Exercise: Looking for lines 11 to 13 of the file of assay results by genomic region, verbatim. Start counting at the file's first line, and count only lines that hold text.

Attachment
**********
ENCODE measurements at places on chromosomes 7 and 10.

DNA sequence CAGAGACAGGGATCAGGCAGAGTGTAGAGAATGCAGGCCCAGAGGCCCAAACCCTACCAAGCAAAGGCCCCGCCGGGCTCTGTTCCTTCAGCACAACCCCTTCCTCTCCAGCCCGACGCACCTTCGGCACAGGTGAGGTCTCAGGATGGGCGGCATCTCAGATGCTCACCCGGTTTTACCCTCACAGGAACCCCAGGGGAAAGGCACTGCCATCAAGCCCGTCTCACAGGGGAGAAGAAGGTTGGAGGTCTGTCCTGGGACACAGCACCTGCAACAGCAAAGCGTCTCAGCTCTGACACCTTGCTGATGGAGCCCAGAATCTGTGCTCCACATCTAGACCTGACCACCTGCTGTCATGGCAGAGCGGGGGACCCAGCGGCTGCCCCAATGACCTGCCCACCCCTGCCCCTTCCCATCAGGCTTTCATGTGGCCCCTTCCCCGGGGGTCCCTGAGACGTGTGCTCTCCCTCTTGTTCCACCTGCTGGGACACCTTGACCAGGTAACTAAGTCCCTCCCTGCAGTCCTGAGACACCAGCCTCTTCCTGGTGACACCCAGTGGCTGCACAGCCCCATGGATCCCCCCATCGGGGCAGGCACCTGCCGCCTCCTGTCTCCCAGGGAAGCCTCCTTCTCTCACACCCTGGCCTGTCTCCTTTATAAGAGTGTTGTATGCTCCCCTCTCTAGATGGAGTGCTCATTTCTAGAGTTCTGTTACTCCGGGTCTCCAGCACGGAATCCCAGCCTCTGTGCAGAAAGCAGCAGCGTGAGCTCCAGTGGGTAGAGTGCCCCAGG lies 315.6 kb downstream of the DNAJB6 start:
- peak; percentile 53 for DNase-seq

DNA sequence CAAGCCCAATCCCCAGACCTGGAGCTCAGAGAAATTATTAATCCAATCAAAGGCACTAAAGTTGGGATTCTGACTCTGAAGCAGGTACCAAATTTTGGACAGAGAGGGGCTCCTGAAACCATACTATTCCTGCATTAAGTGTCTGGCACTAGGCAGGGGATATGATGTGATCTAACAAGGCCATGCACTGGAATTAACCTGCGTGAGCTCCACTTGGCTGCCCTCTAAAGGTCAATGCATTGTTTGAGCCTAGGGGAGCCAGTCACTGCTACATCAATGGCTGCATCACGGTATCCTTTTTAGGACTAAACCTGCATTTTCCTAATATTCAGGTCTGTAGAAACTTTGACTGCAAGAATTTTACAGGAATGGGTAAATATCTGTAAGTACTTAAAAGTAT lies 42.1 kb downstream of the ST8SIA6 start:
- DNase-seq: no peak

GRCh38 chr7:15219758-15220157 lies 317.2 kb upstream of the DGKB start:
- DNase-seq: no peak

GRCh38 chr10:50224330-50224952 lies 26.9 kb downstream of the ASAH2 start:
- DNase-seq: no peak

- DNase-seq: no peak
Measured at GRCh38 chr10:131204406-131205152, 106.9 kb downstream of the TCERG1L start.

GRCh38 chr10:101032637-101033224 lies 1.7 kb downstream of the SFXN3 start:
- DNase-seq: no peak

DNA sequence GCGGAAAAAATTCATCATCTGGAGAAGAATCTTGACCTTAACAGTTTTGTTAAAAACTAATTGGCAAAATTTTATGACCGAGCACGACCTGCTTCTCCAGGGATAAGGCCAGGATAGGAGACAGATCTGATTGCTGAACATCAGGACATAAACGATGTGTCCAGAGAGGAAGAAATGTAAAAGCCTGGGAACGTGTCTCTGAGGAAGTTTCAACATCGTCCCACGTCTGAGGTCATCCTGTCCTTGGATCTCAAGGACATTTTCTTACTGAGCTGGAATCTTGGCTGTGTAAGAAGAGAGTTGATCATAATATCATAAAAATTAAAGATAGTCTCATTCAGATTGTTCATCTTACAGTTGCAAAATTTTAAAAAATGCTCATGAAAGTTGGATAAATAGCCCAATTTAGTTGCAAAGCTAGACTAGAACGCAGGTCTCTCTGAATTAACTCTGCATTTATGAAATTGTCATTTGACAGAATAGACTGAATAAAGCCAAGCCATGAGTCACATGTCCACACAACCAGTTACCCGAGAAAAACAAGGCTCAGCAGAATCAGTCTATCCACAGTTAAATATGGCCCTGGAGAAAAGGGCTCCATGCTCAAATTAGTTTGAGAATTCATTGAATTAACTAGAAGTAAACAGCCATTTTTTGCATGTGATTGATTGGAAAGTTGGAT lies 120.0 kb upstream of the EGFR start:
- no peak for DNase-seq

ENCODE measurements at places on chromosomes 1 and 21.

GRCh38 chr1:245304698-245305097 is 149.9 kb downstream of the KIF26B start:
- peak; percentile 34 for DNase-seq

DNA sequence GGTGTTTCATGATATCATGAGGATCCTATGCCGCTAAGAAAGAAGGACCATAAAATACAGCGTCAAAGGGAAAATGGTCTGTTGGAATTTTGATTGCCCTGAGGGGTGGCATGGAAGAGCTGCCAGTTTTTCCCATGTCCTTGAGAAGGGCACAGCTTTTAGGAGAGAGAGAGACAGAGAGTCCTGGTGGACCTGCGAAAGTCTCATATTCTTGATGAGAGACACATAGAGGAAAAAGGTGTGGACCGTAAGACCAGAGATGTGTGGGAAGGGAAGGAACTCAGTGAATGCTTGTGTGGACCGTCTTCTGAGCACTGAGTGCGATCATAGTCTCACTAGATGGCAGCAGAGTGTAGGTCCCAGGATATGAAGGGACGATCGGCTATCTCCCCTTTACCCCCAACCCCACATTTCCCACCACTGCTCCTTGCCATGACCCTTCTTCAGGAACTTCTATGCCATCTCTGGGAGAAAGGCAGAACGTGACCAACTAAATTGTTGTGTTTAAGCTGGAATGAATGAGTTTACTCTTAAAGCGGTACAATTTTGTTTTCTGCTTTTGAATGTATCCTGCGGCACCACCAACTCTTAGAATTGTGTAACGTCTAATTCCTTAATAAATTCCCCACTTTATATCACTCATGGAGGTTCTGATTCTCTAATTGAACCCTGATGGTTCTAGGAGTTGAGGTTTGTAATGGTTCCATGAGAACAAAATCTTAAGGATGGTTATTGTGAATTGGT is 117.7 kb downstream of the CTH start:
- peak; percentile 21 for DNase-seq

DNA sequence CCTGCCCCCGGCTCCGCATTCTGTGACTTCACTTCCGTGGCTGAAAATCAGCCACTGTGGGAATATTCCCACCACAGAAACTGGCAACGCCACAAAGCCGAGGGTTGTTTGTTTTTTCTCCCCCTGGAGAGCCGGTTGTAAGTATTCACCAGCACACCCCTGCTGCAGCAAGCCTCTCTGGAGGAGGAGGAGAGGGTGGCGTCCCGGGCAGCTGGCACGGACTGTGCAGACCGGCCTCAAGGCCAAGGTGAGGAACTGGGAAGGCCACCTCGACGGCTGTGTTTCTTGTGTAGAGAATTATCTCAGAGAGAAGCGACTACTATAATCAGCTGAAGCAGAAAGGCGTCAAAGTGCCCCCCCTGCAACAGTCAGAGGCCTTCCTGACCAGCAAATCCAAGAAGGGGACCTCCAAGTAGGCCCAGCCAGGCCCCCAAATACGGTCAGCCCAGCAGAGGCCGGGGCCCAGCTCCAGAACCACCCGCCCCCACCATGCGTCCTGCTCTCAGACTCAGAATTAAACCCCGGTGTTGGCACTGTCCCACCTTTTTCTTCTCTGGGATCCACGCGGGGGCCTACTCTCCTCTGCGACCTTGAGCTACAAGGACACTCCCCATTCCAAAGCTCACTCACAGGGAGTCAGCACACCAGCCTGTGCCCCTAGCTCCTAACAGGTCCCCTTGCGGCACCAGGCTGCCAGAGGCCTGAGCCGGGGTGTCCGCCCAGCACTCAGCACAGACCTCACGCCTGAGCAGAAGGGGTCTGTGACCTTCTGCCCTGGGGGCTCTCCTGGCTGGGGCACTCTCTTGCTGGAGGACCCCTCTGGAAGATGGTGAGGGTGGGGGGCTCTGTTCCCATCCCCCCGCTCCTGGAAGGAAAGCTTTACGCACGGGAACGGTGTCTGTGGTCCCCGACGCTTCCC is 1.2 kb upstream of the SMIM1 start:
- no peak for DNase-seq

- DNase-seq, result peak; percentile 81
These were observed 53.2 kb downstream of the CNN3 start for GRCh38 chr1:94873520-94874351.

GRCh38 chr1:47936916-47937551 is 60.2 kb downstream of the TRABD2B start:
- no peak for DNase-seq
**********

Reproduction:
Measured at GRCh38 chr10:131204406-131205152, 106.9 kb downstream of the TCERG1L start.

GRCh38 chr10:101032637-101033224 lies 1.7 kb downstream of the SFXN3 start:
- DNase-seq: no peak